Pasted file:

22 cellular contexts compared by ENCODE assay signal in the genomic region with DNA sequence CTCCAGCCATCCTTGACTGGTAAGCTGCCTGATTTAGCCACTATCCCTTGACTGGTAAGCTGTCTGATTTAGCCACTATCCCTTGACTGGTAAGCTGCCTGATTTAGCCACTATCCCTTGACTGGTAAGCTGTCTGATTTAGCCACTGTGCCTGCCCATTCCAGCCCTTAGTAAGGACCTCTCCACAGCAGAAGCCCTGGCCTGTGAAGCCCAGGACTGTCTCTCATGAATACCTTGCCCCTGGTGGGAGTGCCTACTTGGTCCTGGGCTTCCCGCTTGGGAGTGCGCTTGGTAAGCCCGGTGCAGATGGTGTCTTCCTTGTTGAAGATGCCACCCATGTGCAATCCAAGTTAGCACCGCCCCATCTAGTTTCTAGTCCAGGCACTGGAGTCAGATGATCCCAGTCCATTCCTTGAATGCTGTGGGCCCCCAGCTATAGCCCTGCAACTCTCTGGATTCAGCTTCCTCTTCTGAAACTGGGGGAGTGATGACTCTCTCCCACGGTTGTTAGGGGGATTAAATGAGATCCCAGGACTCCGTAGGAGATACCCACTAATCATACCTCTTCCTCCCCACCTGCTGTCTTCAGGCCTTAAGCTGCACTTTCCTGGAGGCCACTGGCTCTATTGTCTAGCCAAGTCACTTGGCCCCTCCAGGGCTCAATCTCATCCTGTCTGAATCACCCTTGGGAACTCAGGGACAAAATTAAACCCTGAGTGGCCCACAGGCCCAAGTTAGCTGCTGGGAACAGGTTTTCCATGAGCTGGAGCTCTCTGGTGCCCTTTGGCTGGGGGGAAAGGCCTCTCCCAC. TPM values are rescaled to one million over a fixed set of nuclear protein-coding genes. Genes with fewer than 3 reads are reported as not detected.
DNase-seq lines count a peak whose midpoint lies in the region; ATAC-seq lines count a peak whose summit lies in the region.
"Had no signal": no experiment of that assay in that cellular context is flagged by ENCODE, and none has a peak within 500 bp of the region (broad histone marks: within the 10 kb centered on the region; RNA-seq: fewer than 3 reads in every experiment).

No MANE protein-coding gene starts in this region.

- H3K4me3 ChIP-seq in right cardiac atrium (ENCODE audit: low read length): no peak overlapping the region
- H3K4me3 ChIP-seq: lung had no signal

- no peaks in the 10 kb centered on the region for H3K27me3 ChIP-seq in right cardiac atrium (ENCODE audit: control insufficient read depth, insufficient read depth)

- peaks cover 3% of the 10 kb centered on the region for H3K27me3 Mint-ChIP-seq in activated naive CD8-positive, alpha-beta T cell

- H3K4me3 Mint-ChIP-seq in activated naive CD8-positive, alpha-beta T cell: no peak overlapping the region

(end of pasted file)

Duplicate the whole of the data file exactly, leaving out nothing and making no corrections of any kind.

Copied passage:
22 cellular contexts compared by ENCODE assay signal in the genomic region with DNA sequence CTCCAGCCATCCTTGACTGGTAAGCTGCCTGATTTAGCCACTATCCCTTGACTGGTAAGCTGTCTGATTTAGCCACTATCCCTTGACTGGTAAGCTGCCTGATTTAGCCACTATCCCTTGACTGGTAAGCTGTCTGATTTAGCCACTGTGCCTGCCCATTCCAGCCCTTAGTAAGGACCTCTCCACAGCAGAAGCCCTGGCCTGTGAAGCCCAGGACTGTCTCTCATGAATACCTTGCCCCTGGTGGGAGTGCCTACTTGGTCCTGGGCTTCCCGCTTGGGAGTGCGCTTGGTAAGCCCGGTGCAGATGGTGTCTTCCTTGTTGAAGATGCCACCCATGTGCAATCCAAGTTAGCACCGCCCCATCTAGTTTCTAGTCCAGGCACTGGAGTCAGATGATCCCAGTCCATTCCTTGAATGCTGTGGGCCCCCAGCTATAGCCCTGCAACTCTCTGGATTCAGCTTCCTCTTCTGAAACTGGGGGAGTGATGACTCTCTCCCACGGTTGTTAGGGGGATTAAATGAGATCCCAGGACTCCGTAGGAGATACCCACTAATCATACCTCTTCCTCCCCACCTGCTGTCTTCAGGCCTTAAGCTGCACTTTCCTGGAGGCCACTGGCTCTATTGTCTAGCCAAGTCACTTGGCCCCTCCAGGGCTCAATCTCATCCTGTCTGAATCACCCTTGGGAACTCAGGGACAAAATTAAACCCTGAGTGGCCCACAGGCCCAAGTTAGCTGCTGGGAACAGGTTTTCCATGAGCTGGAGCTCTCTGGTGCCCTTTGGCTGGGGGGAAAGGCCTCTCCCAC. TPM values are rescaled to one million over a fixed set of nuclear protein-coding genes. Genes with fewer than 3 reads are reported as not detected.
DNase-seq lines count a peak whose midpoint lies in the region; ATAC-seq lines count a peak whose summit lies in the region.
"Had no signal": no experiment of that assay in that cellular context is flagged by ENCODE, and none has a peak within 500 bp of the region (broad histone marks: within the 10 kb centered on the region; RNA-seq: fewer than 3 reads in every experiment).

No MANE protein-coding gene starts in this region.

- H3K4me3 ChIP-seq in right cardiac atrium (ENCODE audit: low read length): no peak overlapping the region
- H3K4me3 ChIP-seq: lung had no signal

- no peaks in the 10 kb centered on the region for H3K27me3 ChIP-seq in right cardiac atrium (ENCODE audit: control insufficient read depth, insufficient read depth)

- peaks cover 3% of the 10 kb centered on the region for H3K27me3 Mint-ChIP-seq in activated naive CD8-positive, alpha-beta T cell

- H3K4me3 Mint-ChIP-seq in activated naive CD8-positive, alpha-beta T cell: no peak overlapping the region